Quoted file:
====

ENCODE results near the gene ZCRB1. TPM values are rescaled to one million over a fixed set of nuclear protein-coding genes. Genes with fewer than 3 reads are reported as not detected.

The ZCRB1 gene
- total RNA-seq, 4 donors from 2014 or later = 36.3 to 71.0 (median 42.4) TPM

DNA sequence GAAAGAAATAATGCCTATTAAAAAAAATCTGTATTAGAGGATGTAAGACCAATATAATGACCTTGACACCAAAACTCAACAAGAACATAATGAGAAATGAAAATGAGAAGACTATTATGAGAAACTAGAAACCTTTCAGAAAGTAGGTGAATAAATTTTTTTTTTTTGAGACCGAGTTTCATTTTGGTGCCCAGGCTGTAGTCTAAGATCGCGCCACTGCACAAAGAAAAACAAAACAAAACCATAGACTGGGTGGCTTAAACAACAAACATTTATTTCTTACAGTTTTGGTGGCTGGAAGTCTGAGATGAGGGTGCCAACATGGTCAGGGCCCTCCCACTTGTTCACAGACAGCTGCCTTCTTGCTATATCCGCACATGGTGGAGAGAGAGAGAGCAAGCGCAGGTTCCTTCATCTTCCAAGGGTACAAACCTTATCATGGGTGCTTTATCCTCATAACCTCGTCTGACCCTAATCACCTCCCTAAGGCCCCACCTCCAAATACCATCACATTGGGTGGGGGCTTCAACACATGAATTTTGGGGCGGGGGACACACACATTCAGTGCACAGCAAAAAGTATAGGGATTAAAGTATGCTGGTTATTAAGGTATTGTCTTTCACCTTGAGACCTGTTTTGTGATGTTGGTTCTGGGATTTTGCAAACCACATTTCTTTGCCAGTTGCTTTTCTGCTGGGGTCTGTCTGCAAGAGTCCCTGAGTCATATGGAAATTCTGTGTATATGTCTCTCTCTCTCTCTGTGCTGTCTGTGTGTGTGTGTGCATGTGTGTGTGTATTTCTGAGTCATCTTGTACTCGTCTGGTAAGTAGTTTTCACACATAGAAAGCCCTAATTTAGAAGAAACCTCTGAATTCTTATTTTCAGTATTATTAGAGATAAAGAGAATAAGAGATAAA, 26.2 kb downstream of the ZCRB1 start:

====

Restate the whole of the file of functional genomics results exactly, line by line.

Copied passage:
ENCODE results near the gene ZCRB1. TPM values are rescaled to one million over a fixed set of nuclear protein-coding genes. Genes with fewer than 3 reads are reported as not detected.

The ZCRB1 gene
- total RNA-seq, 4 donors from 2014 or later = 36.3 to 71.0 (median 42.4) TPM

DNA sequence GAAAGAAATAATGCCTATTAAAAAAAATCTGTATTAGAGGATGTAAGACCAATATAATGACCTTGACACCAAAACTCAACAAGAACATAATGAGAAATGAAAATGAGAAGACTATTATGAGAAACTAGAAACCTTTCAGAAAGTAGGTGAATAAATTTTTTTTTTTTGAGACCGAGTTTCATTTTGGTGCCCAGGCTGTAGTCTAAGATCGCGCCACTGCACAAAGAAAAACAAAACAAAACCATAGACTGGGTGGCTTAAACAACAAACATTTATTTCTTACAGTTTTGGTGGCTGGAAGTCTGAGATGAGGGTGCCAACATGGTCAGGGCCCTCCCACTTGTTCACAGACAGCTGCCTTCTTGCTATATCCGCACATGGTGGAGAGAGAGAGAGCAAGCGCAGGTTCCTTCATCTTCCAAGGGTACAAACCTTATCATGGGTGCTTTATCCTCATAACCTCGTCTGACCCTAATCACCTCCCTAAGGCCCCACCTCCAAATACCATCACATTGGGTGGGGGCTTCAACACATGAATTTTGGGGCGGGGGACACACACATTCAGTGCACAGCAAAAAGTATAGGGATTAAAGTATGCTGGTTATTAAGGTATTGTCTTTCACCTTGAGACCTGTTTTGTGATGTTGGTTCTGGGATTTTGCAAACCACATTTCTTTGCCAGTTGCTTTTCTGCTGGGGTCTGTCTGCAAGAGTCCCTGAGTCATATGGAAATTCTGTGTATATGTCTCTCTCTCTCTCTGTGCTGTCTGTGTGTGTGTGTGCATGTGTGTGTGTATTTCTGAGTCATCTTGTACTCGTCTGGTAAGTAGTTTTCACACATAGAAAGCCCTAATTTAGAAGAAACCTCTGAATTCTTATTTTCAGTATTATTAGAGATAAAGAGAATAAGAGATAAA, 26.2 kb downstream of the ZCRB1 start: